In another embodiment, a structure for electrostatic discharge protection of pads housing integrated circuits includes a pad and a transistor with a gate. The gate includes a gate electrode and an insulator material completely isolating the gate electrode from a semiconductor material of the transistor. The structure also includes a collector clamp coupled with the pad and the gate of the transistor, and a resistor coupled with the emitter and the gate of the transistor.
In a further embodiment, a transistor includes a substrate, a first well region within the substrate, a collector region within the first well region, a second well region within the substrate, a first emitter region within the second well region, a second emitter region within the second well region, a third well region within the substrate and between the first and second well regions, a gate electrode, and an insulator material completely separating the gate electrode from the third well region.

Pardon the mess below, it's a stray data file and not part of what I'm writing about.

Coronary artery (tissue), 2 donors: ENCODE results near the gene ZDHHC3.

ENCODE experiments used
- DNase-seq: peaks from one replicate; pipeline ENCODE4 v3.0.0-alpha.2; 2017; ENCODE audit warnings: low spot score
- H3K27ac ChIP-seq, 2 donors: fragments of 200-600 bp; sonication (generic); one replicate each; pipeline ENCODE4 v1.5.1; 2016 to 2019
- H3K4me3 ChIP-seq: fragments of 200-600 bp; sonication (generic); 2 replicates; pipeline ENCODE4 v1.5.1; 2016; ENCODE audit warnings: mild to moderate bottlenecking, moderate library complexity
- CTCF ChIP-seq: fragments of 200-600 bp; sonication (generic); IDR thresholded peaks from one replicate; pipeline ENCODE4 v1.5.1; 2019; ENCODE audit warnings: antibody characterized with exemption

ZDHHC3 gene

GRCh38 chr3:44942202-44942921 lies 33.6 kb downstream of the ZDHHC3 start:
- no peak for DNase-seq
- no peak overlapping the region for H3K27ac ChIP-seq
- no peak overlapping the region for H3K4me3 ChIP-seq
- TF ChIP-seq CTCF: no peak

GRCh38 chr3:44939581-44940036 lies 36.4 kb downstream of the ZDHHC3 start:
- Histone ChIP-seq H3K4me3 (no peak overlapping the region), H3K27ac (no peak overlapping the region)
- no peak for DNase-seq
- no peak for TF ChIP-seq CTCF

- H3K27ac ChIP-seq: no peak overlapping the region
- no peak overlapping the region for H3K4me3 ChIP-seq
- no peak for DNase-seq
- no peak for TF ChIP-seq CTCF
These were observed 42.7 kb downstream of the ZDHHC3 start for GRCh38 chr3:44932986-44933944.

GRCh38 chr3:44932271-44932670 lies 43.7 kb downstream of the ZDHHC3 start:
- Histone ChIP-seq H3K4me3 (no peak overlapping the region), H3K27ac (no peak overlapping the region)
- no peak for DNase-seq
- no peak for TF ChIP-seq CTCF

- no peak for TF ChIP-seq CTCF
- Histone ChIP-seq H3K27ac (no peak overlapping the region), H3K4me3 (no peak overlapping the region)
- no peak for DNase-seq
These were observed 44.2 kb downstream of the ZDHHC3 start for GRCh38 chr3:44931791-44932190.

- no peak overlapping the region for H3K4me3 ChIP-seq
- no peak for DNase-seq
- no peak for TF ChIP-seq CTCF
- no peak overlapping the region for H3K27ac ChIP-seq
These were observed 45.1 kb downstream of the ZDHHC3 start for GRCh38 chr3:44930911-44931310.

In the present disclosure, like objects that appear in more than one figure are provided with like reference numerals. Further, objects in the schematic diagram of and relationships in sizes between objects in the figures are not to scale.
When the voltage at pad 15 is below the trigger voltage of collector clamp 35, collector clamp 35 is in a blocking state. As long as collector clamp 35 is not triggered, i.e. does not conduct, emitter 20 and gate 30 are both at potential 25, thus preventing IGBT 5 from conducting. At the onset of an ESD event, when a voltage greater than the trigger voltage of collector clamp 35 appears at pad 15, collector clamp 35 will begin conduction. Conduction by collector clamp 35 causes a current to flow along path 55 through emitter clamp 40.